New program advises B.C. homeowners how the right plants and trees can help protect property from wildfire
FireSmart B.C. Landscaping Guide gives tips on fire-resilient trees and how to tend your yard
As British Columbians head outside to tend to their spring gardens, a new program is being launched to teach homeowners how the right yard work can better protect their property from wildfire.
The FireSmart B.C. Landscaping Guide recommends fire-resilient species to plant, how to care for them and the best spots to plant certain trees and shrubs to minimize the damage to structures if a fire were to occur.
"It's moving away from having cedars and junipers right up against your home," said FireSmart education officer Amanda Reynolds.
"And it's about making better decisions and/or smarter decisions to help protect your home."
Art Knapp Garden Centre locations in Prince George and Kamloops are helping launch the program by tagging plants that are fire resilient.
Prince George centre owner Jos Van Hage says he's impressed by the new guide.
"It tells you how to plant, where to plant, what to plant and how to clean it up. And it gives you a whole list of all trees and shrubs for our zone," he told CBC's Andrew Kurjata.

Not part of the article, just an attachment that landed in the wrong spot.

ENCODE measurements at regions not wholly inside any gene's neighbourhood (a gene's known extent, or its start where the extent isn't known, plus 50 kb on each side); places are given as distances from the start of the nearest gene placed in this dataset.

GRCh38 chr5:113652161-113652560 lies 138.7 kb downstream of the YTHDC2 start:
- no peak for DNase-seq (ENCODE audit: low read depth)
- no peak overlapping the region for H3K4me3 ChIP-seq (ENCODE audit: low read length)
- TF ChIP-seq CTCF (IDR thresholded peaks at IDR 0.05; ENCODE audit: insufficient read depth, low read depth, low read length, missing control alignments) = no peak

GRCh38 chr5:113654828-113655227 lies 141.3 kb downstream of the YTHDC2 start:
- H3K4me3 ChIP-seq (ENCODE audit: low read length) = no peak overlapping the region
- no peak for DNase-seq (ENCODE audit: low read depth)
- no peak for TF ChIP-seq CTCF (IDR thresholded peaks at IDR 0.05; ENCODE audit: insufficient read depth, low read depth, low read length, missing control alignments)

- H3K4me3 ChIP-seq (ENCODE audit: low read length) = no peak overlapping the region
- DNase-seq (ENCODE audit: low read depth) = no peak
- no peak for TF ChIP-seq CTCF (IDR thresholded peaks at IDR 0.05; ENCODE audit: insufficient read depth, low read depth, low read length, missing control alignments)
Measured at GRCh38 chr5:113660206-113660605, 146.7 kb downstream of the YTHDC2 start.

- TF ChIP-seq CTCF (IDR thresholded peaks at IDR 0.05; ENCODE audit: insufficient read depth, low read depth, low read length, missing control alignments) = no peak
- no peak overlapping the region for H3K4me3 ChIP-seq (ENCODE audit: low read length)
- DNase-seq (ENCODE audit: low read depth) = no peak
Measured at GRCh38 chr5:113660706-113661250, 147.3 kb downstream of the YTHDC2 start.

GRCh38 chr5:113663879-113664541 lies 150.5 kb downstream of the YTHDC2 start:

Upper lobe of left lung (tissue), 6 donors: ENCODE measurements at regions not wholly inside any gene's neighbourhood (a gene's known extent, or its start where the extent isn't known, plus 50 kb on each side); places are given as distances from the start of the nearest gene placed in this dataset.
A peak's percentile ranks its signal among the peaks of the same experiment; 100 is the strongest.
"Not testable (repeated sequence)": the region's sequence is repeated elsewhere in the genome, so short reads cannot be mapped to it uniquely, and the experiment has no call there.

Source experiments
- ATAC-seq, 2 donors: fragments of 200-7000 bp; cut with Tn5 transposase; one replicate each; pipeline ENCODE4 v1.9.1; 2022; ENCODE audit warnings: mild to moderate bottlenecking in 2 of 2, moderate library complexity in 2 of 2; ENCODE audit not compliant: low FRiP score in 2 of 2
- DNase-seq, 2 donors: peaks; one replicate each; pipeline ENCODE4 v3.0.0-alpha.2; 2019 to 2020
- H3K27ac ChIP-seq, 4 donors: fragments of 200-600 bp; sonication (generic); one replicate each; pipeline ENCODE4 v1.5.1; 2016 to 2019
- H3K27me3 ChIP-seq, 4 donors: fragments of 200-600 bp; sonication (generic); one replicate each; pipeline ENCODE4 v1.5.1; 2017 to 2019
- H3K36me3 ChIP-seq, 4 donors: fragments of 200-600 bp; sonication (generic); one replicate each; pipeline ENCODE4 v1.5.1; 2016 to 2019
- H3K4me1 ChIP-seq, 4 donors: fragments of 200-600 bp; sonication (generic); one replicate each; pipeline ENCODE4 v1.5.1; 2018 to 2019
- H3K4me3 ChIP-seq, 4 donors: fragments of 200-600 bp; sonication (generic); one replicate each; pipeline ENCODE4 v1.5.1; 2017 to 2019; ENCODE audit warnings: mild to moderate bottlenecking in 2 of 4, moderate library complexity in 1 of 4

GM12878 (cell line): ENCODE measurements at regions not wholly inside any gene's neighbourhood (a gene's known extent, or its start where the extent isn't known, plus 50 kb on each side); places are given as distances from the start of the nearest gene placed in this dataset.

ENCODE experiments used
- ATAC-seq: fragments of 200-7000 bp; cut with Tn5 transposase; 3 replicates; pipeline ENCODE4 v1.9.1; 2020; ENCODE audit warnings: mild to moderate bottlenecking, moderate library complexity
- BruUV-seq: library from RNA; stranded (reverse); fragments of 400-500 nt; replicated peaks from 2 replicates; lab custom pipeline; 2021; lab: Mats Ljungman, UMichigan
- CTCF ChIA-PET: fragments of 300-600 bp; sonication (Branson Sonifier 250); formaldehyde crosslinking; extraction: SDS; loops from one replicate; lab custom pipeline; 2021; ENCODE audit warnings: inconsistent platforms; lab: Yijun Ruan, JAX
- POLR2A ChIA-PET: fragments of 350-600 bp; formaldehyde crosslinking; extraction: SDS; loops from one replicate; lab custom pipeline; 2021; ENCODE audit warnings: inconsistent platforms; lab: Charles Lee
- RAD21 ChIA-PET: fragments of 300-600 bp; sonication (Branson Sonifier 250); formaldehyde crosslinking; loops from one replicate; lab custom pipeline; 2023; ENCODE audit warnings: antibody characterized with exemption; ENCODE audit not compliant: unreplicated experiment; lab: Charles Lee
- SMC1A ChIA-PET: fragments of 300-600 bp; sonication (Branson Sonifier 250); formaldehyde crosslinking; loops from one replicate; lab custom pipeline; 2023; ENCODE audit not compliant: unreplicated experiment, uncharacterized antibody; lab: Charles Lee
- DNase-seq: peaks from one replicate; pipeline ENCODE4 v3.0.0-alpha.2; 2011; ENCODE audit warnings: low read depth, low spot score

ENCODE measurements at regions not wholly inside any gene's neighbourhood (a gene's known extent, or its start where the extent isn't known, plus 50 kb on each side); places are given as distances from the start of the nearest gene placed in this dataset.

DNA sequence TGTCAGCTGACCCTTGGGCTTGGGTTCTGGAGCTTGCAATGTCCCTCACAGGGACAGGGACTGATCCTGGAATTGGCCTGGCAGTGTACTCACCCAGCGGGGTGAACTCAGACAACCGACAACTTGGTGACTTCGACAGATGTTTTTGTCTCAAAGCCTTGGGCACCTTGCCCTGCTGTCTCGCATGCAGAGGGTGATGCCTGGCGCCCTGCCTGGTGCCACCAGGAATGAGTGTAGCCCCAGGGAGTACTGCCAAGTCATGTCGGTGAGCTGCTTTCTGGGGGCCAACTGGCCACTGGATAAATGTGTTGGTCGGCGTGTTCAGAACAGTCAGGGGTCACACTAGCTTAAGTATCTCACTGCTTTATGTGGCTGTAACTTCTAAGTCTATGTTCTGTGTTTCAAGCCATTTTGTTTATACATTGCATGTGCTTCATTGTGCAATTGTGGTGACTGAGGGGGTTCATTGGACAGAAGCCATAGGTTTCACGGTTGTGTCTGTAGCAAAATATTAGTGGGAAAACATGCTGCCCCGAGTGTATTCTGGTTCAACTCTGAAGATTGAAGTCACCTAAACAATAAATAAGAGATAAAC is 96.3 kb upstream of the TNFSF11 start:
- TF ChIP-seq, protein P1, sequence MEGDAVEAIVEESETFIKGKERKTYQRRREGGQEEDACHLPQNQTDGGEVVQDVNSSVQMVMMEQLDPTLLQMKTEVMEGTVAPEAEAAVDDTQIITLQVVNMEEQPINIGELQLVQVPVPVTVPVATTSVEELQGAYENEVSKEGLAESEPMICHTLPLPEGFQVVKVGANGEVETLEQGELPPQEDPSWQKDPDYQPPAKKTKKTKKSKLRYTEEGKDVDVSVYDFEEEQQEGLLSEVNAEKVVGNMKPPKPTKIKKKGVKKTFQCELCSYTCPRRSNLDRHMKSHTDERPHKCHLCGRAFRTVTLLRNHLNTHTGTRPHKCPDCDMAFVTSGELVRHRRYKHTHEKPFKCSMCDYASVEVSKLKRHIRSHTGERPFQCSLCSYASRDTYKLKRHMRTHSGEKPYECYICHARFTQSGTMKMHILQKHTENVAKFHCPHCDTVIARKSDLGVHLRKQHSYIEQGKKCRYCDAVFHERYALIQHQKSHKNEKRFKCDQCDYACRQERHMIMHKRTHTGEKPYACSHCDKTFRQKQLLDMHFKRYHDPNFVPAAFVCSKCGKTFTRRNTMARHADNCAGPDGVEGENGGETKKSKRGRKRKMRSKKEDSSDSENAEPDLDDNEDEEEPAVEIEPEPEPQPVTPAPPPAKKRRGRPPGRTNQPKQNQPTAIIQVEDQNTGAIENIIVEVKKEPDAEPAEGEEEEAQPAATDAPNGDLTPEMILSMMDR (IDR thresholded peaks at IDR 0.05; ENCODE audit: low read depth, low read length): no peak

An important part of preventing fire from spreading in the yard, Van Hage said, is being mindful when it comes to tidying up the yard in the fall and the spring.
"You don't have to clean everything up here in the fall," he said.
Perennials and shrubbery, he said, can provide protection from frost.
Ornamental grasses, however, should be tended to because they die off over winter and become a fire hazard when they dry out in the spring, Van Hage said.
For now, the plant-tagging program is launching only in Prince George and Kamloops, but guides will be available in nurseries and garden centres throughout the province and can be downloaded on the FireSmart B.C. website.
Reynolds said they'd eventually like to be tagging fire-resilient plants in all garden centres in B.C.
"Protecting your home is the best way that everyone in B.C. can help — not only themselves, but all the first responders that are involved in the wildfire season," she said.
"Wildfire is inevitable. But we can do our part to protect our homes."
With files from Andrew Kurjata